Our exclusive chat with Morgan Clae

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Miss Morgan Clae is taking over our Instagram tomorrow (8/27) so let’s get to know her a little better.

What’s the story behind your latest single, “Something Beautiful”?
A few months ago, I woke up from an all too vivid dream that centered around an ex of mine. The dream was all too real. I woke up believing I was still with that person. But as I realized it was just a dream, all of my memories with and of this person came flooding back. Something I’ve discovered about myself is that I downplay past experiences in my head as a coping mechanism. But that ultra-real dream forced me to acknowledge how real what I felt for this boy and what he felt for me was. I legitimately pulled up all of our texts and reread through them. It reaffirmed how real and how beautiful what we had was even though we went our separate ways.

Can we expect more singles or an EP in the future?
Yes! I am on track to release at least one song a month for the rest of 2020, but I’ve been working hard and it’s looking like I’ll be releasing two songs in October and November each. I’m always adding songs to my vault and looking to put out an album toward the end of 2021.

Do you have a five-year plan or anything like that?
I do! My plan is a bit broader than that. As I am both a filmmaker and a musician, I want to create the next musical film (in likeness to “The Greatest Showman”) in the next 15 years of my life. The practical steps I am taking right now is pairing releases of my original songs in addition to getting into production on my first feature film mid next year that I wrote and will direct. I believe these steps will open more doors for me. All I can do is work hard. I believe the rest will fall into place.

How would you best describe your sound?
I would describe my sound as cinematic pop. I’m very influenced by film scores and classical music but I definitely want to give you lyrics that will be stuck in your head while making you feel something deeply. Big sounds with intimate lyrics. That’s what I aim to make.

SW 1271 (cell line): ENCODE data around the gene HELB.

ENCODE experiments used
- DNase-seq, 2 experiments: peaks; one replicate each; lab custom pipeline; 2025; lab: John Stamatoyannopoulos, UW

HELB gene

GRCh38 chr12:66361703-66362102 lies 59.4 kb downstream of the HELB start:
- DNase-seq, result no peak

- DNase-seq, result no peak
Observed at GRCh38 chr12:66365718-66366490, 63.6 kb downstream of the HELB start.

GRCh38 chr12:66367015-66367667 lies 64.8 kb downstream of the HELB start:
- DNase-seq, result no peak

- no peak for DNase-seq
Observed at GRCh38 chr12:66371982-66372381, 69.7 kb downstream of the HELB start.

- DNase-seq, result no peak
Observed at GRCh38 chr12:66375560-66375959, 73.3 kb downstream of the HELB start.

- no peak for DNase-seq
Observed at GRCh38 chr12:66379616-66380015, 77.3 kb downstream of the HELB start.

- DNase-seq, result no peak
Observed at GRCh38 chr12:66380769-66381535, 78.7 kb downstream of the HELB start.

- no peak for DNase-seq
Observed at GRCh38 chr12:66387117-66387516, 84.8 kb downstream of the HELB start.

How did your musician father influence you as a child?
My father has been the greatest influence on me as a musician. He has his PhD in choral music but from the time I can remember instilled in me the idea that all music is connected and knowing as much as you can about every genre will only make you a better musician. We’d jam out to ABBA and Journey in the car but then would have a Bach cantata come on where my dad would analyze and explain all the cool things Bach was doing. With that rounded musical view, I am able to pull ideas from every genre and it’s also easy for me to create specific sounds and genres when producing for other artists. I am so thankful for my dad and all he has done for me. (He also wouldn’t let me quit piano no matter how hard I tried to.).

What are some albums you feel shaped you as an artist?
The Human Condition by Jon Bellion has been a majorly influential album for me, along with Phase by Jack Garrat. These two artists are some of my biggest influences when it comes to songwriting and producing. Twenty One Pilots’ album Trench has been majorly influential as well. The way the duo writes their songs is also a perfect example of how I aim to write lyrics. Their music hurts, and that’s what I aim to follow. But per my dad, anything by Chicago has been deeply influential for me as well. My dad would always point out the cool things they were doing in their pop music that were actually extremely complex. I draw inspiration from them here and there.

What have you been reading and watching and listening to during quarantine?
I wish I could say I’ve been reading, but I’ve been using Slate Digital’s Slate Academy content to stay sharp with my production skills and understanding of just how powerful synths and DAWs can be. I also just finished watching Parks & Rec for the sixth time through.

What do you think the future of the music industry looks like now with COVID-19?
I think one thing is for sure now – good music will always prevail. In this time where it’s not about shows, it really comes down to artists’ ability to still create quality. While live shows are such an important component to being an artist and connecting with your fans, only a small fraction of your audience will ever see you live. I feel there’s a renewed emphasis on still grinding and making good music.